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5 October 2021

By Amogh Korde
  • India Equity
  • Mutual Funds

How a change in benchmark can change the outperformance?

Imagine you have just boarded a train. On the left side of the train, there is a platform from which you had just boarded and there is another train on the right. You realise that the other train on the right side has moved slightly, but you are not sure – is my train moving or is it the other one or both are moving? So, you look at the window on your left, looking at the platform now you are certain what has happened. What you have done is use the platform as the reference point to arrive at the conclusion or in other words, use the platform as a benchmark.

Benchmarking is a critical aspect of mutual fund analysis as well. Benchmark selection is very important, and it has a bearing on the overall conclusion.

We will dig deeper into it with an example of funds from the midcap category.

Actual vs Common Benchmark:

This is a chart that we had shared in an earlier post which highlights that in the midcap category, most of the funds underperformed from 2017 to 2019 but have started outperforming again in recent periods.

In underlying calculations, we had used benchmarks that the mutual funds themselves have declared in their statutory disclosures. Even though funds in the midcap category have the same mandate of investing in midcap space, the benchmark selected differs slightly. Following is the break-up of different indices used as the benchmark:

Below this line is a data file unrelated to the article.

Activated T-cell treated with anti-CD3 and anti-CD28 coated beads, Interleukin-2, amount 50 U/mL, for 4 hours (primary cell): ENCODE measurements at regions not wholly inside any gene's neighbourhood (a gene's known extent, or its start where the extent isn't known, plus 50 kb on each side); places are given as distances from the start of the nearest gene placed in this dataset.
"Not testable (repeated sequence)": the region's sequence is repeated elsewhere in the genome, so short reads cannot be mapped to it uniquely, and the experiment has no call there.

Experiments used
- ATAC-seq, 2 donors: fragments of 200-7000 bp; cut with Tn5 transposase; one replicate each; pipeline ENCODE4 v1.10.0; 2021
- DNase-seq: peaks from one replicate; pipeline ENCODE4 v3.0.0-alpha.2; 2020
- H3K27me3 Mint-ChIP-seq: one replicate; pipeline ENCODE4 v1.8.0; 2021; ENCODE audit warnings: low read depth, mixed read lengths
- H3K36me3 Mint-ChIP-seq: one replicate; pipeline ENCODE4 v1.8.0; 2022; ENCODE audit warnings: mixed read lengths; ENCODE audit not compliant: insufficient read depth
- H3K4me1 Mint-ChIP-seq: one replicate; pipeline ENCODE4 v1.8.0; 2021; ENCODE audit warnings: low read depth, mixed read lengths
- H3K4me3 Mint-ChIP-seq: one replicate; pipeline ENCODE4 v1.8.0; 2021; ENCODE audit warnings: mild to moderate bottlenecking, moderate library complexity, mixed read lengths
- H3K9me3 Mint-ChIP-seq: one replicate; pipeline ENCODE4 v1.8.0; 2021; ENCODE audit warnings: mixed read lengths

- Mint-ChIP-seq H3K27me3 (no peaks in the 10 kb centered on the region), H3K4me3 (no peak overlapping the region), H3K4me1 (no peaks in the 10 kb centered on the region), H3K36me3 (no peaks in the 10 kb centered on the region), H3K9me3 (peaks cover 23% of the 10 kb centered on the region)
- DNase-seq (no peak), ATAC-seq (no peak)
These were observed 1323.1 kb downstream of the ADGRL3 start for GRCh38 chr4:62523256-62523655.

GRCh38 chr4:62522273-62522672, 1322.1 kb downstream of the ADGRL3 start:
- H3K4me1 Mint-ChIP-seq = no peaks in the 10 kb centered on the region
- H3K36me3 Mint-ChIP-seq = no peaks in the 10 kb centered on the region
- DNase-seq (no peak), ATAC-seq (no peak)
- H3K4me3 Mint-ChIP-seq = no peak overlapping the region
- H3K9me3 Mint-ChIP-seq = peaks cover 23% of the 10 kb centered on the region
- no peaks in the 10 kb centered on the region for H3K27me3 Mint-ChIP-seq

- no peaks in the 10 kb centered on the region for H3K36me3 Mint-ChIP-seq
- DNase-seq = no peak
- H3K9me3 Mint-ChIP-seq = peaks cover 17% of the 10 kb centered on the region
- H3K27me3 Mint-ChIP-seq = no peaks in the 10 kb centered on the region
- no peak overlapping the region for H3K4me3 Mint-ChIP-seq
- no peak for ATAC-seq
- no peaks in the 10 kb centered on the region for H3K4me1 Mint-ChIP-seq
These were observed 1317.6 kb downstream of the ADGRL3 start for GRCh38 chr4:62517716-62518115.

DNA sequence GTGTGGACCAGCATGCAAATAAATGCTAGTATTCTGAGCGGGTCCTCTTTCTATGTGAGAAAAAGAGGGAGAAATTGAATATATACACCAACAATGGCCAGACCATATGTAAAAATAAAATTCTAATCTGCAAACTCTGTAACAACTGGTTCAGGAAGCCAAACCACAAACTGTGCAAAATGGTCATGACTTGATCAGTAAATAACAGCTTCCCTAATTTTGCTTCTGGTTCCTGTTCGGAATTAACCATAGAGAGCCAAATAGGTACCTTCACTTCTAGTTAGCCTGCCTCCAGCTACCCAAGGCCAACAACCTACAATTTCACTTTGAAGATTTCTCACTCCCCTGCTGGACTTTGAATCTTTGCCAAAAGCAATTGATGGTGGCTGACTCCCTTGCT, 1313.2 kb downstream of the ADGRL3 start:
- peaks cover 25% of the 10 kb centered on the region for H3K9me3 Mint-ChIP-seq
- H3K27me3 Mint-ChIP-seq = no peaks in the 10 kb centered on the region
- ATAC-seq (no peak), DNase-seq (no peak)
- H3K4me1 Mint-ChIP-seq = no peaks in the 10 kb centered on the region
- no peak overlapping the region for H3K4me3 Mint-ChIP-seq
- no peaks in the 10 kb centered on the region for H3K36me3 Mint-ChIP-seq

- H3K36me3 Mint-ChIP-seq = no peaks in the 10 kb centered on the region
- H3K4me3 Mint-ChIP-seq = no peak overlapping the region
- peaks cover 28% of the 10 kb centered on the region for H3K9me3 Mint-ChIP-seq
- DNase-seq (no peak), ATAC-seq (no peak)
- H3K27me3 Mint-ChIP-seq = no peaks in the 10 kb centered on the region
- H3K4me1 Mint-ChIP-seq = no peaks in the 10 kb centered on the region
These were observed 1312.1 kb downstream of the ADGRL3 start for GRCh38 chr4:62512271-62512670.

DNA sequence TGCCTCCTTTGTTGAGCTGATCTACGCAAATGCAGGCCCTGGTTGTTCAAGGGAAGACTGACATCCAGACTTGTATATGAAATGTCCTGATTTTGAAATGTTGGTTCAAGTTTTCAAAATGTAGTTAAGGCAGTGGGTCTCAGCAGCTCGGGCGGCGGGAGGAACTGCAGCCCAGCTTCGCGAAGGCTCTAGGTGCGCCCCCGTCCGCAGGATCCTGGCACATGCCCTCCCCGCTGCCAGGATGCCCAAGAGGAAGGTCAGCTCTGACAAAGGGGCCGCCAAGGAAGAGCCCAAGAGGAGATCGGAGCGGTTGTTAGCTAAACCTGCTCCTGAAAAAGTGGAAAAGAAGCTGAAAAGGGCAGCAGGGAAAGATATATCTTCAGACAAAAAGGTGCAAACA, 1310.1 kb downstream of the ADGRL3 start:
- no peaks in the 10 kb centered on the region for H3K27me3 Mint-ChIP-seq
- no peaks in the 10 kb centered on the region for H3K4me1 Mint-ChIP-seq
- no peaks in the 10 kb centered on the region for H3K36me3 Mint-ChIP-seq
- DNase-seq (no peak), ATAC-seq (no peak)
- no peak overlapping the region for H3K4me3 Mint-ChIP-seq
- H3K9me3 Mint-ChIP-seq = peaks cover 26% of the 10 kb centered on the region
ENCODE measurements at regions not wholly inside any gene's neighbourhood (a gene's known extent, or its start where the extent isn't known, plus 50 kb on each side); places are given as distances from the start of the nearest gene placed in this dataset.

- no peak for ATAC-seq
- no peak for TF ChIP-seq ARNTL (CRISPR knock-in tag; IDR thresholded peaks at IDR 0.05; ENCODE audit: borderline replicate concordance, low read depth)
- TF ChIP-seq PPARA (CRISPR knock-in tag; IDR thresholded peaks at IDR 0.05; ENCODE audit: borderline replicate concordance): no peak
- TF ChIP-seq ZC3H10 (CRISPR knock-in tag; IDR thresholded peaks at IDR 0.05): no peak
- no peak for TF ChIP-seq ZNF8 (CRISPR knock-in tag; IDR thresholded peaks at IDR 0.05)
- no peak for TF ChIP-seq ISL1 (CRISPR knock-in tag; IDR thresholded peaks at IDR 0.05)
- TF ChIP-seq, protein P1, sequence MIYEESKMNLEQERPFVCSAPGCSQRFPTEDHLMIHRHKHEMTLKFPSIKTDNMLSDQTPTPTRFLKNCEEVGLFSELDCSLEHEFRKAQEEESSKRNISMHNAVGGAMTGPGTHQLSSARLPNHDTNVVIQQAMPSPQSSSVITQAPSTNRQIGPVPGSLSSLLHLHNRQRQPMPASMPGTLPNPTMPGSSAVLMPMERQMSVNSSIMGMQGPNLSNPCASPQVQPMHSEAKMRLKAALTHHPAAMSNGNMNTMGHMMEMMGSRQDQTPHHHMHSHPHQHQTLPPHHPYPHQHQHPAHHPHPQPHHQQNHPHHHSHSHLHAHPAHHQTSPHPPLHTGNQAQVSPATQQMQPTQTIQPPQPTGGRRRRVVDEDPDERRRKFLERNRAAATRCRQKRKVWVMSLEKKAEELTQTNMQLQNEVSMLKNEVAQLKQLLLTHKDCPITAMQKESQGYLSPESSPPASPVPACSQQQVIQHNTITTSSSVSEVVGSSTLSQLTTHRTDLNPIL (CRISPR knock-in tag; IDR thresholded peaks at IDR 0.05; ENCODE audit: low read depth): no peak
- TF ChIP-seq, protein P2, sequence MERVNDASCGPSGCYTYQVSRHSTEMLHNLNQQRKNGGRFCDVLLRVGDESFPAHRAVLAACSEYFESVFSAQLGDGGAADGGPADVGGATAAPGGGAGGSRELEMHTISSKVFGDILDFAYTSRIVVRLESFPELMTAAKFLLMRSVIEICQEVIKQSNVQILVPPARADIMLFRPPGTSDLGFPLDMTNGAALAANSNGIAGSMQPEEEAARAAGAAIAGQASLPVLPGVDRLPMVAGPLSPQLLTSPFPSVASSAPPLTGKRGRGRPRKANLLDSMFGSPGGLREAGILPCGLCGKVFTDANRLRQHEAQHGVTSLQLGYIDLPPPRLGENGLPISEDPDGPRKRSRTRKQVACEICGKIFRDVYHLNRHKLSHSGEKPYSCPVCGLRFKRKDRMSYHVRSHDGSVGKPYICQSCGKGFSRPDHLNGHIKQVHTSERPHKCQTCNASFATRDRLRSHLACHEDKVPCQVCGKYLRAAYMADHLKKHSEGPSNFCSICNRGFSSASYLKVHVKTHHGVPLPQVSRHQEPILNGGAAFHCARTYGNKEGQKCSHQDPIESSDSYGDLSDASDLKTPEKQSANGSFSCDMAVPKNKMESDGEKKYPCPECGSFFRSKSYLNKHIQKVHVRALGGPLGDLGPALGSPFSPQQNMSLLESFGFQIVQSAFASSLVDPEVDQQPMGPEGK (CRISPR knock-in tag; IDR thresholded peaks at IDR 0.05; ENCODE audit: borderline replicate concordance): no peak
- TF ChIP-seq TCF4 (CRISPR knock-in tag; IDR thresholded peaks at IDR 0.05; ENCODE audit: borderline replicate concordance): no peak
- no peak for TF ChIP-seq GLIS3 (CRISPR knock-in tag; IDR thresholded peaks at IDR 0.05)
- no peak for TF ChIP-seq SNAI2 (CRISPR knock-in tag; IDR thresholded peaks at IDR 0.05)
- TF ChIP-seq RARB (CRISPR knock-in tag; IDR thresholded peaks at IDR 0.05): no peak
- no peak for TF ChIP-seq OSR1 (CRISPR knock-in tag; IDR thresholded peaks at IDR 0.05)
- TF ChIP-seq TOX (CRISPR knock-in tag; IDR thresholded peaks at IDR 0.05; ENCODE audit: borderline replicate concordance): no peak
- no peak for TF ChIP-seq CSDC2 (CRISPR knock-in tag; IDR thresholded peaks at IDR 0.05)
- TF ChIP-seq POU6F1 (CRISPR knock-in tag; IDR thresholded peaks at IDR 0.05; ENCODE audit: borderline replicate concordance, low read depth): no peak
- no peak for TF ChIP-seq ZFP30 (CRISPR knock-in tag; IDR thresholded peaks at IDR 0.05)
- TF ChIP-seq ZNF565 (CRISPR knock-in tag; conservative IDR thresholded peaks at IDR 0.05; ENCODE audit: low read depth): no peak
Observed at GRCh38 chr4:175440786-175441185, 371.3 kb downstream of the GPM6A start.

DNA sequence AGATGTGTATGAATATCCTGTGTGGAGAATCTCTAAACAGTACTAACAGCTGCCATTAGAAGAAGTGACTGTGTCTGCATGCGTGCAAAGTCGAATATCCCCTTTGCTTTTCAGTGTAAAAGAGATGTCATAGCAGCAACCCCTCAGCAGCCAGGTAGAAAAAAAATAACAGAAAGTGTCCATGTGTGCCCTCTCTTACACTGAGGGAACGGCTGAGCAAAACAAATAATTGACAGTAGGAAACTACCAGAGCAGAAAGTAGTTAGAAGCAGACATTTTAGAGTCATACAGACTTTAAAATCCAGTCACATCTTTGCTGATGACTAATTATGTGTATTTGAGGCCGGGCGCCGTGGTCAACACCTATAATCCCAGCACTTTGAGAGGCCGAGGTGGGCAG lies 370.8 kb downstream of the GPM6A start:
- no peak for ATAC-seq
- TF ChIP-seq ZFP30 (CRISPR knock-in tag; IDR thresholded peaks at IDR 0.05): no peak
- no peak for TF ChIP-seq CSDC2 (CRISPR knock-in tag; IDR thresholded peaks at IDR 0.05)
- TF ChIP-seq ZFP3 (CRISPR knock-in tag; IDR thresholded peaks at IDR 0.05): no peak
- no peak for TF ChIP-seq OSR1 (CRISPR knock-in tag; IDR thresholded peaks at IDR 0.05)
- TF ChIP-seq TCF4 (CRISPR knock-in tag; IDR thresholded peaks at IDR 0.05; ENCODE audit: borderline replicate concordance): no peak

We pondered over some questions looking at this data – How would the outperformance distribution chart look if we were to use a common benchmark instead of fund-assigned ones? If we are to use a common benchmark, which one should it be?

SEBI has made it easier for us to answer these questions. SEBI has defined midcap stocks as those that are ranked 101 to 250 based on market capitalization. This means that ‘Nifty Midcap 150’ fits the bill.

(Note: Nifty Midcap 100 is a subset of Nifty Midcap 150, and S&P BSE Midcap is based on the percentage of market cap covered instead of the number of midcap stocks)

Updated chart with the common benchmark as ‘Nifty Midcap 150’ looks like this:

Comparison (Actual vs Common):

A noticeable part of the comparison is that the earlier period (somewhere till Mar 2019 or so) looks almost similar in both the charts, but there is visible divergence in recent times. Green area has started to increase in ‘Actual’ chart whereas it is at the same levels in ‘Common’ chart.

To understand this divergence better, we plotted 3-year rolling returns of all 3 indices – Nifty Midcap 150, Nifty Midcap 100, and S&P BSE Midcap:

Most of the time, Nifty Midcap 150 has reported higher rolling returns than the other 2 indices. Below charts make this point perfectly clear:

To conclude:

Most of the funds in the midcap category are using either Nifty Midcap 100 or S&P BSE Midcap as their benchmark. However, these 2 indices did not fare as well as Nifty Midcap 150 (which we have considered as a common benchmark for the category) across timeframes. This is the reason for the divergence in the ‘Actual’ and ‘Common’ charts.

This example highlights the importance of using an appropriate benchmark while analysing any fund and how the conclusion changes when we change the benchmark. The category which has started to outperform based on the ‘Actual’ chart does not seem to be doing any better based on the ‘Common’ chart. Right benchmarking exercise will allow us to understand whether we are on a moving train or are still stationary near the platform.

Rational investing, Happy Investing!

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